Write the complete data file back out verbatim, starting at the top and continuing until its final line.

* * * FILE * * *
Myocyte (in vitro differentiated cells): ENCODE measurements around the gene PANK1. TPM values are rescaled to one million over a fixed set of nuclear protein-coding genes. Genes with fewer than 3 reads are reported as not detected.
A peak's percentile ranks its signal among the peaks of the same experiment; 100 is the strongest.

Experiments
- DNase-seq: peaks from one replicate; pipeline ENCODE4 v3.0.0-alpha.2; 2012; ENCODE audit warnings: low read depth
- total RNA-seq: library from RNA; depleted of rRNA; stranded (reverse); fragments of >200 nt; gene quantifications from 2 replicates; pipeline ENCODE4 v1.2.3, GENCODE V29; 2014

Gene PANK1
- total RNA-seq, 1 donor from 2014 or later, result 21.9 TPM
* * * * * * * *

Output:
Myocyte (in vitro differentiated cells): ENCODE measurements around the gene PANK1. TPM values are rescaled to one million over a fixed set of nuclear protein-coding genes. Genes with fewer than 3 reads are reported as not detected.
A peak's percentile ranks its signal among the peaks of the same experiment; 100 is the strongest.

Experiments
- DNase-seq: peaks from one replicate; pipeline ENCODE4 v3.0.0-alpha.2; 2012; ENCODE audit warnings: low read depth
- total RNA-seq: library from RNA; depleted of rRNA; stranded (reverse); fragments of >200 nt; gene quantifications from 2 replicates; pipeline ENCODE4 v1.2.3, GENCODE V29; 2014

Gene PANK1
- total RNA-seq, 1 donor from 2014 or later, result 21.9 TPM